Friday, November 25, 2005

Body Worlds 2

Last week I had the opportunity to see the Body Worlds 2 exhibition at the Ontario Science Centre. It is an unusual exhibit of human and animal bodies, preserved through a process called plastination and exposed to demonstrate how their interiors work.

The exhibit begins with a long narrow corridor that contains a few small displays of bones, skeletons and a few other organs. Essentially, it's a warmup to prepare you for the full-blown bodies that are to come. In this first exhibit they explain the different kinds of bone, show various artifical aids, including hip and knee replacements, as well as other pins and wires that are used to hold damaged bone together. The room ends with two bodies -- the first is a human skeleton, with everything but the nerves removed. It demonstrates how everything begins from the brain and radiates from the spinal cord to every part of the body. The nerves that makes us what we are look like simple pieces of always-thinning rope or gristle. The other body is a cross section of an adult, showing many of the same things, but in a very thin section.

The next room gets into the first fully exhibited bodies. Some of the poses included a seated man, a ski jumper in mid-air, a skateboarder balanced upside down on one arm, and most unusual of them all, a businessman walking the street. It looks like two men, but it's really just one -- his muscles have been completely removed and assembled into a walking posture, and shadowing him a foot behind in the same posture is his skeleton and nervous system.

The final room is the largest of the three and contains many organs, fully posed bodies and animals. Here you will find the woman posed as a ballet dancer, men throwing a javelin and swinging a baseball bat. There are also a woman in a yoga pose, a man in an "exploded view" totalling hundreds of pieces, embryos and fetuses in various stages of development, a woman who died while pregnant, and a fat man, showing the toll excess weight places on internal organs. An adult camel is present, with much of his abdomen exposed, and his head and neck sectioned sagittally into three, giving the appearance from the side that there are three animals in a line with their heads, raised, even and lowered, not just one.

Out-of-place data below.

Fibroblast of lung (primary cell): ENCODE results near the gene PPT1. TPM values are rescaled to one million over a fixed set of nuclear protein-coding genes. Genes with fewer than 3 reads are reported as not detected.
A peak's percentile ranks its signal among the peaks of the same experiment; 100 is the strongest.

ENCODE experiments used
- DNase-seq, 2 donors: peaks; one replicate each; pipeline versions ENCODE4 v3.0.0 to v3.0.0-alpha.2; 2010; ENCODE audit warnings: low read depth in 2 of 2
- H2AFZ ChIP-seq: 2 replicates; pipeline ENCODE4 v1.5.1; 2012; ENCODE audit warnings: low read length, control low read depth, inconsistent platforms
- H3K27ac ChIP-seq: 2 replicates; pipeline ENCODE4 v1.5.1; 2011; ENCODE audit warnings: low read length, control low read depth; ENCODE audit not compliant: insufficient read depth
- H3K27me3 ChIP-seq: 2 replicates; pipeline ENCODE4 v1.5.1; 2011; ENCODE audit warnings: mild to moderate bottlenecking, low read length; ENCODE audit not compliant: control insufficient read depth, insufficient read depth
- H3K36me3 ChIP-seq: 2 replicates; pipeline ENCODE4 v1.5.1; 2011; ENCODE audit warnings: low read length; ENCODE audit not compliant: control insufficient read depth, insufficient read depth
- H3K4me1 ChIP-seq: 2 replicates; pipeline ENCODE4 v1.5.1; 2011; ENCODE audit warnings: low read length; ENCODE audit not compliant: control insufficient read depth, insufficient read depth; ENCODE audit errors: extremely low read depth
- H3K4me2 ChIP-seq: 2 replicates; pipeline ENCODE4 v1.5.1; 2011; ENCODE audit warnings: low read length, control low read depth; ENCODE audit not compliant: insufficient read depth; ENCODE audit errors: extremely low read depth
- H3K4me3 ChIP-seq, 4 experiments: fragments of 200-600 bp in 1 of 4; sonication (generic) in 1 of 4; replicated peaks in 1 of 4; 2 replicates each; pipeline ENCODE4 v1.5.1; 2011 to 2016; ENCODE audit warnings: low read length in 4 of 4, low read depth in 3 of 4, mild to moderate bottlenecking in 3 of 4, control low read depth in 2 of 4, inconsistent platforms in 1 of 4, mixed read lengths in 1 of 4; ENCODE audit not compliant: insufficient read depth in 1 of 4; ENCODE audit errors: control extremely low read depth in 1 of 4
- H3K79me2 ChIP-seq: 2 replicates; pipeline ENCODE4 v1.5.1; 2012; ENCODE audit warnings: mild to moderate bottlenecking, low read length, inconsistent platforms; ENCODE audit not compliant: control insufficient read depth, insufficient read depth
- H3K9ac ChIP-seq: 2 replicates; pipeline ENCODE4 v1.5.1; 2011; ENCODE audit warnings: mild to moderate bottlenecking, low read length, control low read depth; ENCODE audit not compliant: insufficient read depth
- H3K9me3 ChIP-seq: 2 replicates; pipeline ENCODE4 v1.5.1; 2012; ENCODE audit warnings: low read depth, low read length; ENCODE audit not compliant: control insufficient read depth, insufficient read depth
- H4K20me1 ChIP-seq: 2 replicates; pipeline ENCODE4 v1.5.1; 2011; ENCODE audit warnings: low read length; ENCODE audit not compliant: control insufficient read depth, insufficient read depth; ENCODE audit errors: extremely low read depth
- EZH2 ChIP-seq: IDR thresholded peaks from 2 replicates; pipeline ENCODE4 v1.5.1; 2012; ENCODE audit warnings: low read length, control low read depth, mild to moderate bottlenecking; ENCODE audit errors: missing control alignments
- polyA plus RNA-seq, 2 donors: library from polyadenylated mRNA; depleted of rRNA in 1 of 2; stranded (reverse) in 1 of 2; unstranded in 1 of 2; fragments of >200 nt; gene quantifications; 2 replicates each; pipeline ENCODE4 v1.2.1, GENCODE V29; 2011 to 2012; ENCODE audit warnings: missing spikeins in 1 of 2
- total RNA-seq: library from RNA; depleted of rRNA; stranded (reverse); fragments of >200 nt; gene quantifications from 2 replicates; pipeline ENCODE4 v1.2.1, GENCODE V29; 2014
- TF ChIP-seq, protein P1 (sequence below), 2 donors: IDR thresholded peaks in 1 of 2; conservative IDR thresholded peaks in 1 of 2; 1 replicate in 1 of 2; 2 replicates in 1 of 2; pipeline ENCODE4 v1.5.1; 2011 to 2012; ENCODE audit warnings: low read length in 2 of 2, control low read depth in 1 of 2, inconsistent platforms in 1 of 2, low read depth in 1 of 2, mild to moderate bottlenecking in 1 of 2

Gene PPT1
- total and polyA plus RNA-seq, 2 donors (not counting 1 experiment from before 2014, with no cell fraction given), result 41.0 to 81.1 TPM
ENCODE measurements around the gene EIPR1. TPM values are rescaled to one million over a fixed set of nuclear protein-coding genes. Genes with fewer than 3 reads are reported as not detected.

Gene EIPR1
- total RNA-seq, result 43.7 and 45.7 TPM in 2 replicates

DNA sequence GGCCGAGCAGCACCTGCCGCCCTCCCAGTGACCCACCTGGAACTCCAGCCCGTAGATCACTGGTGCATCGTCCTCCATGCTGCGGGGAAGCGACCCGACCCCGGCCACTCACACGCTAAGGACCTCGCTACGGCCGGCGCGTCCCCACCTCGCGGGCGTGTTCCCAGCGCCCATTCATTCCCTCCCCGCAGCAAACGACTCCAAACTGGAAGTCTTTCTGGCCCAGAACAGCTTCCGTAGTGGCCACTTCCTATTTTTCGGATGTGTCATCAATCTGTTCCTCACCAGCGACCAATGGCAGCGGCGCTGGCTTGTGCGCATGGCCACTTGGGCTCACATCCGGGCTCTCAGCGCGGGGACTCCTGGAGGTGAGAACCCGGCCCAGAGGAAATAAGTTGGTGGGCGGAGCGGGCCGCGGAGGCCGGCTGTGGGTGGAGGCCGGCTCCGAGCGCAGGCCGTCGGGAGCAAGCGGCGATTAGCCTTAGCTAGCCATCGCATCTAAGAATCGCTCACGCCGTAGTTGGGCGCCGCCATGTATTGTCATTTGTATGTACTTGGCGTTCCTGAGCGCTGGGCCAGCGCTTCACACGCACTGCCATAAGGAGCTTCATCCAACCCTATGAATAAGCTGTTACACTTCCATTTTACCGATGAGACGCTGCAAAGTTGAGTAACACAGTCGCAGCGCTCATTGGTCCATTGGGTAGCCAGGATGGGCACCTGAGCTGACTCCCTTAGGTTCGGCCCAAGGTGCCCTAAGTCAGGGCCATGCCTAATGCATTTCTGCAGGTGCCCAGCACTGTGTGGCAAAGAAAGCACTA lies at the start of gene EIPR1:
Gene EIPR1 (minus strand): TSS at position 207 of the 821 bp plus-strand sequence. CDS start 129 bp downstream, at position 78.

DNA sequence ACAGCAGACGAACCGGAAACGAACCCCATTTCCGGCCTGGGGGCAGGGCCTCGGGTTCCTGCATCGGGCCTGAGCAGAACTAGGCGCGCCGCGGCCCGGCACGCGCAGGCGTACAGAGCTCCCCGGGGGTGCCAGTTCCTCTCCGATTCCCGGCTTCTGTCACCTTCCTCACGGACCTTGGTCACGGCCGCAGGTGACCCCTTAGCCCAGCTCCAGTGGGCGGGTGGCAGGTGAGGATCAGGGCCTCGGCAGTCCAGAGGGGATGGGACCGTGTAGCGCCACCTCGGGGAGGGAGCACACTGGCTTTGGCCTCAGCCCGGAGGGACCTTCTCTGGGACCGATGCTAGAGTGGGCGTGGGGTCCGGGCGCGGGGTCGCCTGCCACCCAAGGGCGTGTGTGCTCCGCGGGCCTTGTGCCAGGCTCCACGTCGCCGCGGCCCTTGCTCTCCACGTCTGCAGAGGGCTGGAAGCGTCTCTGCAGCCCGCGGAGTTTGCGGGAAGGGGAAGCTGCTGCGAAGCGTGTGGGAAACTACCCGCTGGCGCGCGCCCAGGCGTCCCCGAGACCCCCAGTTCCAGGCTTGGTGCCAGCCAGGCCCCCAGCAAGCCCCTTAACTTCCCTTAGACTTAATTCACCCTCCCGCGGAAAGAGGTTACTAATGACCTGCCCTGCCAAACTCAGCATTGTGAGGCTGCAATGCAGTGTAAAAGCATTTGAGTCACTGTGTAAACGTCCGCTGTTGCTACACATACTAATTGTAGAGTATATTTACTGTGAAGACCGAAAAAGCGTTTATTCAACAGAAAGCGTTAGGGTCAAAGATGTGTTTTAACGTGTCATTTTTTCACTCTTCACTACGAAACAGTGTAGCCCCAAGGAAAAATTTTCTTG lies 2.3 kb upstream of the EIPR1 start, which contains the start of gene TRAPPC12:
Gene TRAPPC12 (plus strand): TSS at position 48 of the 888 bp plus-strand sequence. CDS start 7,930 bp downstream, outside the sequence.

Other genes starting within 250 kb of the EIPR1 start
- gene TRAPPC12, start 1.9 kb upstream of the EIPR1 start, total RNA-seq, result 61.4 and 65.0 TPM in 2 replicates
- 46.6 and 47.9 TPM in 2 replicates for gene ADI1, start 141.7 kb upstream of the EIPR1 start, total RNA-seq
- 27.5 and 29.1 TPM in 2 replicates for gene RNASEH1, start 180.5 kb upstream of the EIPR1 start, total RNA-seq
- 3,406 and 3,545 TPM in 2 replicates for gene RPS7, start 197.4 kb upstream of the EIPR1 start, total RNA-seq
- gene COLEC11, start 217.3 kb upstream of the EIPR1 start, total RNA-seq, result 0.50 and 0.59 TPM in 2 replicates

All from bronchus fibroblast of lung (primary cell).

There are various diseased and healthy organs, including the normal lung, a partially black smoker's lung, and a shiny black miner's lung, which looks almost exactly like the pieces of coal I pick up on the beach on Lake Erie.

There are also remarkable displays of arterial blood flow through the human head, arms, kidney, and even an entire rabbit, completely disassociated from the rest of the bodies. Only the bright red blood vessels remain, showing the complexity and three-dimensionality of the circulatory system. It is amazing how a mesh of blood vessels instantly identify the organ or body it came from.

Some people had odd looks on their faces as they examined the exhibits. There are benches around, for those occasional weak-kneed moments.

The bodies are very life-like, in that they are obviously derived from human bodies. But they are also very unreal, having been opened up to expose their innards. For instance, the woman called Angel has her back muscles exposed outward like small wings. The man who has various body sections opened like "drawers" is similarly unreal.

Since most people aren't used to seeing bodies this way or their insides at all, it's often hard to match this representation with the fact that this was once a real person. The bodies don't smell, they aren't wet, and there's no blood.

Unlike most people, I've seen and touched inside real bodies, in anatomy labs and at an autopsy. So I'm a bit more used to seeing what's really in a body. (You can't touch them.) Real bodies are wet and messy, and these preserved bodies aren't. It is a measure of how successful wax museums are, that these bodies look very similar. They have a waxy, dry look to them.

If human anatomy interests you at all, you should go this exhibit. It's unique, interesting and well worth the time it takes to give all the bodies a good examination. It took me about 90 minutes.

My inside source said the best time to go was around 4-6 p.m., after the school tours have gone but before the evening crowd comes in. She was right.